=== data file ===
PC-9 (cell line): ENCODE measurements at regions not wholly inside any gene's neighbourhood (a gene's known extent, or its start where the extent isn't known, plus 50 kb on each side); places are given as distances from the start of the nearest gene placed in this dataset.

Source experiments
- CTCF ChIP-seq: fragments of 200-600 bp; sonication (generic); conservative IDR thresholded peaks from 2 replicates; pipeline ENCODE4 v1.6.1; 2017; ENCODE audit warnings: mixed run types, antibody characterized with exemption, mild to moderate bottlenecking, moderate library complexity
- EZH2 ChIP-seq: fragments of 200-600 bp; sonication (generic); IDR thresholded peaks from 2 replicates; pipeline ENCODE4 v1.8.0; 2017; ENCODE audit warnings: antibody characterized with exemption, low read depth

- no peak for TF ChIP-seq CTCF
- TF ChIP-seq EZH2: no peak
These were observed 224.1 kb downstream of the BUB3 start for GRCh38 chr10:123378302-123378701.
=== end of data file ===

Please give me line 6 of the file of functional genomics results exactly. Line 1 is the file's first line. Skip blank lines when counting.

- TF ChIP-seq EZH2: no peak